It's no secret that the summer heat inspires us to lace up our running shoes, but when temperatures are in the extremes, those new to running should take extra precaution.
A jog during days of high heat indexes and humidity is better at certain times, with patience and attention to your body's detail, Health Magazine reports .
Run when the day's temperatures are their lowest - early in the morning and well before 10 a.m. The scorching heat comes between 10 a.m. - 3 p.m., so take your run indoors on a treadmill if you must run during that time.
Have patience with your body. Health Magazine says your body needs two weeks to get used to the heightened temperatures outside. Once the two-week waiting period is over, your body can better cool itself. It's also smart to slow your pace while getting used to the summer solstice.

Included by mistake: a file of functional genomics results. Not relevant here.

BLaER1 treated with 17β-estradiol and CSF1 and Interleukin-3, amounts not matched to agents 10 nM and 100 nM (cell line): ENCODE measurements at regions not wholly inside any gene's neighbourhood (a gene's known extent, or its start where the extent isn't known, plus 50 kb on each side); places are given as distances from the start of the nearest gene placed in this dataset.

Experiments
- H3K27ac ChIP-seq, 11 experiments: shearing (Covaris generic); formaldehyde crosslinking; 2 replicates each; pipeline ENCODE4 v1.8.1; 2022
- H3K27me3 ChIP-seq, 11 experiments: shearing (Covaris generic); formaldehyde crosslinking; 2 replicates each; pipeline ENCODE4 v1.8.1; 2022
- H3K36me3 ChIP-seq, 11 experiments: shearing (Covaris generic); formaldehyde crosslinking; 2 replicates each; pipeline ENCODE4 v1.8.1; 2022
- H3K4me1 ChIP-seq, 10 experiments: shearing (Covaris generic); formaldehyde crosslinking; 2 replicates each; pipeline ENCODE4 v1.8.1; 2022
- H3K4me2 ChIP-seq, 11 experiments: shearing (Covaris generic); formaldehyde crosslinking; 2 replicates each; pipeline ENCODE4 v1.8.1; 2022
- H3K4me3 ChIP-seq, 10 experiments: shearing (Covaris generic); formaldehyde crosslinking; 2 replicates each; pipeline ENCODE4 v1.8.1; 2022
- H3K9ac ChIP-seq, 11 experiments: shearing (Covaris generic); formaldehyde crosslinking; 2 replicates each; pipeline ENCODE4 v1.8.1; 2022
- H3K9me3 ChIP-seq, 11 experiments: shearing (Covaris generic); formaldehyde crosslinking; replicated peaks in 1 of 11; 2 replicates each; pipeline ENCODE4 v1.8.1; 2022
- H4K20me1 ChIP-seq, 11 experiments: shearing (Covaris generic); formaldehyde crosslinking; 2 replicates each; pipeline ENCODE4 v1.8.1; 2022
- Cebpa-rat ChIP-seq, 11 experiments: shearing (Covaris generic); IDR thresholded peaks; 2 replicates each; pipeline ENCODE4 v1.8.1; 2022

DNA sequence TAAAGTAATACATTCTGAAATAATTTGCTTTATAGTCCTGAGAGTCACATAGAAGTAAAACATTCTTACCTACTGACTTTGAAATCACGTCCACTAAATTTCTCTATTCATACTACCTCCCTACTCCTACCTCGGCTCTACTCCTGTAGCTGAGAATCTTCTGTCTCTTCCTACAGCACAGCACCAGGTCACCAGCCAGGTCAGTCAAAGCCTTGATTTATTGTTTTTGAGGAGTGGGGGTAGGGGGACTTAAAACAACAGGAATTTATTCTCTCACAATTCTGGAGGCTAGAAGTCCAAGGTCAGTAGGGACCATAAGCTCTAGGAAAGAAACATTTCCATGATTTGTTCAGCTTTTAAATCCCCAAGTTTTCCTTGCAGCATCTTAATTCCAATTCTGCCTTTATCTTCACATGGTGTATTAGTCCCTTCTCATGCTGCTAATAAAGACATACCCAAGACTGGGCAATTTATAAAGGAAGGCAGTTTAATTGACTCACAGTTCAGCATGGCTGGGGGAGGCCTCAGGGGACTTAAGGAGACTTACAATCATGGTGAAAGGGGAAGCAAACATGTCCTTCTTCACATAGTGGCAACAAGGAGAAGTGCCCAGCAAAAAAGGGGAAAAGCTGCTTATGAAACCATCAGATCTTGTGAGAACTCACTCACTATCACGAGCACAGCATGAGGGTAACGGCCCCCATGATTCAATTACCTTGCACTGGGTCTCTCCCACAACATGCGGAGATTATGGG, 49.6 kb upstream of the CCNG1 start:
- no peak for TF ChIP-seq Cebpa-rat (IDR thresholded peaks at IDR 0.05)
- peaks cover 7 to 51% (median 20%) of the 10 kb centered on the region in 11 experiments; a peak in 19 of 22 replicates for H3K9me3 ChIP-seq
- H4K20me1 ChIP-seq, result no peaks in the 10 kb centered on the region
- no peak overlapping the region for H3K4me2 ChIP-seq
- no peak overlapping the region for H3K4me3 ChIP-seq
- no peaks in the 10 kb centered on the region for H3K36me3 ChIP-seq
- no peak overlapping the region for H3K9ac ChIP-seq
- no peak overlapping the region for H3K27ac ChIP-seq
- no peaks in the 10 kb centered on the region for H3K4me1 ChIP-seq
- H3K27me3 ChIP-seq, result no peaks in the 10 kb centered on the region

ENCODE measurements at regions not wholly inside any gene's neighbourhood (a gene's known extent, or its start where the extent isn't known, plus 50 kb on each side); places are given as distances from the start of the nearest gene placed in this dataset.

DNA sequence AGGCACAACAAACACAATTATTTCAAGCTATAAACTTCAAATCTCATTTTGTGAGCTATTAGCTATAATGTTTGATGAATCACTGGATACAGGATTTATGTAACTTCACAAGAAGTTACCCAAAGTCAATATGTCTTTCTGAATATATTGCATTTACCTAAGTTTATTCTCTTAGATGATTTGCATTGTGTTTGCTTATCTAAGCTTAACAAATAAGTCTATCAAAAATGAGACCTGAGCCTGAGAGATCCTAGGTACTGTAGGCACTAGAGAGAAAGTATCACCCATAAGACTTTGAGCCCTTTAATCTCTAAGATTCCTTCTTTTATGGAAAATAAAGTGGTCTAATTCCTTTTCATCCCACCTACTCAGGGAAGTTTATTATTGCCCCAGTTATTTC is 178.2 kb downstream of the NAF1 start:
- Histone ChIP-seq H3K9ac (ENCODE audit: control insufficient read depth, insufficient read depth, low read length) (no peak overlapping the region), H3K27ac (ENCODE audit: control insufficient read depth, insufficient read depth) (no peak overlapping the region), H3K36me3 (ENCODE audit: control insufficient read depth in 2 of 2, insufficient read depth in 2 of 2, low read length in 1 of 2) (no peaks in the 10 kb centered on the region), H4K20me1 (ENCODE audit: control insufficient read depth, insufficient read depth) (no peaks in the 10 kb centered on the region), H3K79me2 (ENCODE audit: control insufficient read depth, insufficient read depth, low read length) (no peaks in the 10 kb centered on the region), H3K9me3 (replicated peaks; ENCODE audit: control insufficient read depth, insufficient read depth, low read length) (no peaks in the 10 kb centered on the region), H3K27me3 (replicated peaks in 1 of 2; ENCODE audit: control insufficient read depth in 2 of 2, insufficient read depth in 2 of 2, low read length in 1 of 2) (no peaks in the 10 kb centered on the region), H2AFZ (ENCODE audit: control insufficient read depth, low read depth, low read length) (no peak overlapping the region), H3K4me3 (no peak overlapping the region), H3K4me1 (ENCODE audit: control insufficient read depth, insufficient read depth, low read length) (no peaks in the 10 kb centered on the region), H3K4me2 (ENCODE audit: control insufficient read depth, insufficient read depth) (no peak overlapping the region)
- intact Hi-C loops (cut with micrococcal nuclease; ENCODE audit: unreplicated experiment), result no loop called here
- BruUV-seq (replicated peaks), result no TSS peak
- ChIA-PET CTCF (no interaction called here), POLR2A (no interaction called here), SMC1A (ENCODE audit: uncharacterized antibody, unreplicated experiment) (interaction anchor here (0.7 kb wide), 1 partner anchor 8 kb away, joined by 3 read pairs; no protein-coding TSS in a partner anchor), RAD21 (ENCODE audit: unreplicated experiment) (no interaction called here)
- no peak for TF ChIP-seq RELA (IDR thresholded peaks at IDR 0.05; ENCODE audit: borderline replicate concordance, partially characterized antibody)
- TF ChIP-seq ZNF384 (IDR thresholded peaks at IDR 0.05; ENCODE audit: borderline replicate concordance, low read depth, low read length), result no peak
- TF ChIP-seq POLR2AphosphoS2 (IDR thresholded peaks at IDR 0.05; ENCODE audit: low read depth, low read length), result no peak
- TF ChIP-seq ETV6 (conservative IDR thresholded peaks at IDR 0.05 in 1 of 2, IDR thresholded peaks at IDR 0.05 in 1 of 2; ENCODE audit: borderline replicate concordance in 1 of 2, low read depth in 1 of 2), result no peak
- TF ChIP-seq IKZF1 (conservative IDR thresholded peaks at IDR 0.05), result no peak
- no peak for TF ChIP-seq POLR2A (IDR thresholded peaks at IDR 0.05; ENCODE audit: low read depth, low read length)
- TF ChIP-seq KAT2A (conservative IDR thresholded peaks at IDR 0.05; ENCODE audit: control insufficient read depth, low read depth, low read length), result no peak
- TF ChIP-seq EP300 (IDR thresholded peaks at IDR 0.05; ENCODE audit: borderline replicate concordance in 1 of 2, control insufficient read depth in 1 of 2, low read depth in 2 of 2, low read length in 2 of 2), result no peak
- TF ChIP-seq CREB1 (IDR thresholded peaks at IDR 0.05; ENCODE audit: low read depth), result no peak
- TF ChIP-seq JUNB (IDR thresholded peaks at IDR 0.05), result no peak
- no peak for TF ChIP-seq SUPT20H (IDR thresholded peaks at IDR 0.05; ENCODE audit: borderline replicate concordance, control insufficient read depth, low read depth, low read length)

Change up your intervals, as well. Since you're moving more slowly, increase the distance you go.
"Make that 6-mile tempo run into 3 x 2 miles or 2 x 3 miles with breaks in the middle to hydrate properly and get cool," Health Magazine says.
Feeling more cramps is common during the summer. Heat speeds up water and electrolyte loss during exercise, along with faster accumulation of lactic acid in the muscles. Leg and abdomen pains are the most common forms of cramps for summer runners.
News flash: The extra sweat when you run in outdoor heat does not necessarily mean you burn more calories. Instead, heat can jeopardize your form, cause you to slow down and lessen your effort. When that happens, your calories burnt per hour drop, too.
Drinking more water seems obvious, but it's important to not overdo it. Excessive fluid consumption can lead to hyponatremia, or water intoxication. Symptoms range from mild to severe, and include dizziness, muscle cramps, confusion, a seizure, coma or even death.
Summertime running is a great way to enjoy your community, so grab your light-colored, loose-fitting threads, your water bottle and head outside - but remember, safety first.